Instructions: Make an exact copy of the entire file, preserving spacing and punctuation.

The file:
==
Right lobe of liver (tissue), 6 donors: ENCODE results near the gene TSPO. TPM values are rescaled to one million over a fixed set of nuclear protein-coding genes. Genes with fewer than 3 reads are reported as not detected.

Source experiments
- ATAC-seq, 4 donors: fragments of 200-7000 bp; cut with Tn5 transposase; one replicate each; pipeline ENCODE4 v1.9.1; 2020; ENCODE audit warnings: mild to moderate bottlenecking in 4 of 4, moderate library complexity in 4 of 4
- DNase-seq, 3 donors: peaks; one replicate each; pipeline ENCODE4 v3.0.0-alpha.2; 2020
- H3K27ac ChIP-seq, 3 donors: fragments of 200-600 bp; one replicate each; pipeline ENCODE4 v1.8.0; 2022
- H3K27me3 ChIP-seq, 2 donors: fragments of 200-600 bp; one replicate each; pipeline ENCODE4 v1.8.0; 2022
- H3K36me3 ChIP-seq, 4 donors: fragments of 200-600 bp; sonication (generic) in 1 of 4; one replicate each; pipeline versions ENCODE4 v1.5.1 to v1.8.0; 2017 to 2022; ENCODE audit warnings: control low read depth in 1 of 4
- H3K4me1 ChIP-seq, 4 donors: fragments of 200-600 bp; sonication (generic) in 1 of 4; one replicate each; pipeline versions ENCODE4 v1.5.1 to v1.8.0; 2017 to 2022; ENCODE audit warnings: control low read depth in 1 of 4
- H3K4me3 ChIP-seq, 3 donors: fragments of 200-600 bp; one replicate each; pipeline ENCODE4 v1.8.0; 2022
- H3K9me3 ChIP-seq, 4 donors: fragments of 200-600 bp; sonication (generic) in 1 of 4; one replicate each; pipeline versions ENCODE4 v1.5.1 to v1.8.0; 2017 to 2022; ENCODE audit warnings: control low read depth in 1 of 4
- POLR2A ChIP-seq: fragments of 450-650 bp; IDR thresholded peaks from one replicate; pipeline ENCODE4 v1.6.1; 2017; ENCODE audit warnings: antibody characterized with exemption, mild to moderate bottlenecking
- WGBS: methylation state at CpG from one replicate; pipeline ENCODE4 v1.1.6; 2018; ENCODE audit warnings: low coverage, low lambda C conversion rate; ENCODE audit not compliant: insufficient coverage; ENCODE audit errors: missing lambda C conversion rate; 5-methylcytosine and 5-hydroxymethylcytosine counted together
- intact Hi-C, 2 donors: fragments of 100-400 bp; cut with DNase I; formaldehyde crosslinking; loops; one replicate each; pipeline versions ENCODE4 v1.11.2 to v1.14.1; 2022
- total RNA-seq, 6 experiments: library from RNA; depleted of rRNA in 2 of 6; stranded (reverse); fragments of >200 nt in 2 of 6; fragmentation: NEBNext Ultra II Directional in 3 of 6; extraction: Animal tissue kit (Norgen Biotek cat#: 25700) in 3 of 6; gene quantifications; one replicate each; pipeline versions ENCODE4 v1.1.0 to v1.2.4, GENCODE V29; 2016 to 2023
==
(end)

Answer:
Right lobe of liver (tissue), 6 donors: ENCODE results near the gene TSPO. TPM values are rescaled to one million over a fixed set of nuclear protein-coding genes. Genes with fewer than 3 reads are reported as not detected.

Source experiments
- ATAC-seq, 4 donors: fragments of 200-7000 bp; cut with Tn5 transposase; one replicate each; pipeline ENCODE4 v1.9.1; 2020; ENCODE audit warnings: mild to moderate bottlenecking in 4 of 4, moderate library complexity in 4 of 4
- DNase-seq, 3 donors: peaks; one replicate each; pipeline ENCODE4 v3.0.0-alpha.2; 2020
- H3K27ac ChIP-seq, 3 donors: fragments of 200-600 bp; one replicate each; pipeline ENCODE4 v1.8.0; 2022
- H3K27me3 ChIP-seq, 2 donors: fragments of 200-600 bp; one replicate each; pipeline ENCODE4 v1.8.0; 2022
- H3K36me3 ChIP-seq, 4 donors: fragments of 200-600 bp; sonication (generic) in 1 of 4; one replicate each; pipeline versions ENCODE4 v1.5.1 to v1.8.0; 2017 to 2022; ENCODE audit warnings: control low read depth in 1 of 4
- H3K4me1 ChIP-seq, 4 donors: fragments of 200-600 bp; sonication (generic) in 1 of 4; one replicate each; pipeline versions ENCODE4 v1.5.1 to v1.8.0; 2017 to 2022; ENCODE audit warnings: control low read depth in 1 of 4
- H3K4me3 ChIP-seq, 3 donors: fragments of 200-600 bp; one replicate each; pipeline ENCODE4 v1.8.0; 2022
- H3K9me3 ChIP-seq, 4 donors: fragments of 200-600 bp; sonication (generic) in 1 of 4; one replicate each; pipeline versions ENCODE4 v1.5.1 to v1.8.0; 2017 to 2022; ENCODE audit warnings: control low read depth in 1 of 4
- POLR2A ChIP-seq: fragments of 450-650 bp; IDR thresholded peaks from one replicate; pipeline ENCODE4 v1.6.1; 2017; ENCODE audit warnings: antibody characterized with exemption, mild to moderate bottlenecking
- WGBS: methylation state at CpG from one replicate; pipeline ENCODE4 v1.1.6; 2018; ENCODE audit warnings: low coverage, low lambda C conversion rate; ENCODE audit not compliant: insufficient coverage; ENCODE audit errors: missing lambda C conversion rate; 5-methylcytosine and 5-hydroxymethylcytosine counted together
- intact Hi-C, 2 donors: fragments of 100-400 bp; cut with DNase I; formaldehyde crosslinking; loops; one replicate each; pipeline versions ENCODE4 v1.11.2 to v1.14.1; 2022
- total RNA-seq, 6 experiments: library from RNA; depleted of rRNA in 2 of 6; stranded (reverse); fragments of >200 nt in 2 of 6; fragmentation: NEBNext Ultra II Directional in 3 of 6; extraction: Animal tissue kit (Norgen Biotek cat#: 25700) in 3 of 6; gene quantifications; one replicate each; pipeline versions ENCODE4 v1.1.0 to v1.2.4, GENCODE V29; 2016 to 2023